• a ‘carrier’ herb which moves the formula to the correct part of the body.



These supplements are made from whole foods with the water and fiber removed, then carefully processed so enzymes are still active and all nutrients and co-factors required by the body to meet a wide range of cellular needs are present.

A whole food supplement contains minimally processed whole foods, whole food extracts, some animal tissue extracts, botanicals (herbs), and whole food isolates. Each pill or powder contains the desired active ingredients along with the many other ingredients that are part of the original food.

 I recommend and utilize Standard Process whole food supplements in my practice. These organic vegetables are grown on their own farm in Wisconsin and immediately after harvest are processed into tablet or pill form. Many of their supplements also use small amounts of animal glands and organ extracts. These are used because they differ from muscle tissue, having more DNA per gram than skeletal muscle, different protein profiles, and different starting concentrations of vitamins and minerals.

In the old days, our ancestors routinely ate organ meats such as kidney pie, tripe, liver, etc. so they routinely got the special factors found in organ meats and glands that are needed for health. In these times, few of us eat this way so some vital elements are typically missing from our diet.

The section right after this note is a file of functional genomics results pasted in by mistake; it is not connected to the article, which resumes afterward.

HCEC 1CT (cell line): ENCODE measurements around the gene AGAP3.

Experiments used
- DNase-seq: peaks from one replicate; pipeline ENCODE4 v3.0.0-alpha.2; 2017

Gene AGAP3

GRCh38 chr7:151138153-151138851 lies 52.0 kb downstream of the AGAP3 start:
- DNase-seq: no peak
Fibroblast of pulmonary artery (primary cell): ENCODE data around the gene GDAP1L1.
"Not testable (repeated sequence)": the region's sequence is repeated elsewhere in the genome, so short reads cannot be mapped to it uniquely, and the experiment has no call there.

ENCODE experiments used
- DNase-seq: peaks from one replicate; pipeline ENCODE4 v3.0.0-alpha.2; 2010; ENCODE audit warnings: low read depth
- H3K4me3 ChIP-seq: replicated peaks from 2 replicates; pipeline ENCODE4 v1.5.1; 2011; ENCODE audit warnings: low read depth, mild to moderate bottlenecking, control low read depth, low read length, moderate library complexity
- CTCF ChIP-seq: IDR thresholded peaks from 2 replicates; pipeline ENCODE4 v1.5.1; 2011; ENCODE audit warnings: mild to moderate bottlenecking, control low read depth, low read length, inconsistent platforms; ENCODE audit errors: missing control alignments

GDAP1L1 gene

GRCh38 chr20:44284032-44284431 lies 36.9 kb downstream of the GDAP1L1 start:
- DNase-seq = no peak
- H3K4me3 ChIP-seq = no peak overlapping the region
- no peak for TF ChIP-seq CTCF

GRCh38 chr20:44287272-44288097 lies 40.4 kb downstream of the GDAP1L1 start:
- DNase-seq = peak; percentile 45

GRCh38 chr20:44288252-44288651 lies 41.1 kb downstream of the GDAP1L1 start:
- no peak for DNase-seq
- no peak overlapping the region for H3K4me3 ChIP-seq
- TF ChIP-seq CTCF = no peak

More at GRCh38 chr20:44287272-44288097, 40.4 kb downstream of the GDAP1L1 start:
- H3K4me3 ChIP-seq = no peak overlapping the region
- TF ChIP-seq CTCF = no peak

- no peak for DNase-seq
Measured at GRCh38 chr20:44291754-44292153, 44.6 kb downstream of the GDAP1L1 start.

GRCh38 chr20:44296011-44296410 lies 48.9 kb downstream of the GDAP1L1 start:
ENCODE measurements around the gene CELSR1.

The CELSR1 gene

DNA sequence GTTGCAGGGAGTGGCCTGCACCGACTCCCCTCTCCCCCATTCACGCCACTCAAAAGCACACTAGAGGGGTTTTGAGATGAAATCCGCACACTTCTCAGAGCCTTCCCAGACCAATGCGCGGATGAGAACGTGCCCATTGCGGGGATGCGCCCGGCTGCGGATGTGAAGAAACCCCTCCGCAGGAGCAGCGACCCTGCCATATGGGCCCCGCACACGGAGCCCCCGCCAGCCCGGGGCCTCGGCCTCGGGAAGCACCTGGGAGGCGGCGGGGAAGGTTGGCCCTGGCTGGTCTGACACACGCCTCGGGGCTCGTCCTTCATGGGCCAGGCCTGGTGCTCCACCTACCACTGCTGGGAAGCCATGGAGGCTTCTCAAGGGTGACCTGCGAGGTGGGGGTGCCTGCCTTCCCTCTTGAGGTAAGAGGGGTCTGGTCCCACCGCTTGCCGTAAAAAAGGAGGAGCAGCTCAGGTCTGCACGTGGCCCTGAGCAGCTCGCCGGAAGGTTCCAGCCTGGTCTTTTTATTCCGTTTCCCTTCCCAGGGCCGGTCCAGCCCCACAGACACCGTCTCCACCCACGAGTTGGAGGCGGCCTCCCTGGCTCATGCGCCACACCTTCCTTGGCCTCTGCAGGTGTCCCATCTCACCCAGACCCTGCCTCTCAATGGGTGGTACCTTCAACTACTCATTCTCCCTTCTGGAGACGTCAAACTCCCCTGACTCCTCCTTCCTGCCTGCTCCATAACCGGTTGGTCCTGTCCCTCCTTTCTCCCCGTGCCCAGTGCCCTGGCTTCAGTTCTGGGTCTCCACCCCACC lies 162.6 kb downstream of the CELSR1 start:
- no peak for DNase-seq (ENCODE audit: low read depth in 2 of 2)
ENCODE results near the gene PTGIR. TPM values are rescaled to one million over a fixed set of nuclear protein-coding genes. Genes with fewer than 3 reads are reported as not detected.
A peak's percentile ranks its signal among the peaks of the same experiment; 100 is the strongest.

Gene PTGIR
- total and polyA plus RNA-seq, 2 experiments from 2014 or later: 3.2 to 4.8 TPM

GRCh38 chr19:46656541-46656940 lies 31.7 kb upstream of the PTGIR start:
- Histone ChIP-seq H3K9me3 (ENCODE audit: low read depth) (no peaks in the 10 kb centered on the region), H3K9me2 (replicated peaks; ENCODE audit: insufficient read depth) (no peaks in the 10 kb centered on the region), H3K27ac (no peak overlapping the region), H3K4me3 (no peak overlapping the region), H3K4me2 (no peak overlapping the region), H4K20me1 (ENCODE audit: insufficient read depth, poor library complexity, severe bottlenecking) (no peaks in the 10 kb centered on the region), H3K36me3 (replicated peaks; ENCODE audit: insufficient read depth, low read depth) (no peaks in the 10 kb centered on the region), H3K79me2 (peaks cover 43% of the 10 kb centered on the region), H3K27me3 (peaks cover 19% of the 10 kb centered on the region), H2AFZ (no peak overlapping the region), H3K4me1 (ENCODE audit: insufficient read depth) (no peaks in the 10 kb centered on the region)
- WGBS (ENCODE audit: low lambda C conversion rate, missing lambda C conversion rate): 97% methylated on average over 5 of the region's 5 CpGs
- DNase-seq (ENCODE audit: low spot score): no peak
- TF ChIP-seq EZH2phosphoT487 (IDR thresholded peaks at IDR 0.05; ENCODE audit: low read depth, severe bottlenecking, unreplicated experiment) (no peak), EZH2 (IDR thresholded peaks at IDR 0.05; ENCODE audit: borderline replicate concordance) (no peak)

Standard Process also uses whole food isolates if there is not enough of a specific ingredient in foods to effect a health issue. Standard Process creates a whole food isolate, like glucosamine, which is then combined with other ingredients that will maximize how well they work.


Test Your Supplements

  • Drop them into a glass of water and watch what happens. Natural vitamins should break down in 10-20 minutes. Synthetics will not.
  • Check your urine. Synthetic B complex will turn it bright yellow. Whole food vitamins will not.

Other Considerations


Your supplements must in the correct form to be useful to your body. Using the example of calcium, which has around 13 different forms: should you use carbonate, lactate, or citrate form?

Many calcium supplements use ground up rocks or shells (calcium carbonate). This is both cheap and plentiful AND indigestible! It takes up to 13 chemical processes in the body to be able to utilize this form of calcium. (This is the type of calcium found in Tums.)

The form of calcium used by Standard Process is calcium lactate, easily utilitzed in one step - that of exposure to stomach acid during digestion. But even that isn’t a guarantee. In my own case, I was using Standard Process’ calcium lactate but was still getting leg cramps at night. Testing showed that I needed a digestive aide to make the calcium usable to the muscles. So even one single step can get messed up! What happens when the process take 13 steps?



“If a little is good, a lot must be better.” BUT, minute amounts in whole food form is more effective.

The higher the dosage, the faster the deficiency will be met. BUT, if you put incomplete nutrients into your body, it has to draw what is needed to complete its action from your body which can cause new imbalances. Also excess nutrients can become toxic.

Dosage is often determined by how high the mg% is. BUT with some supplements like Vitamin D, an overdose reverses the desired effect.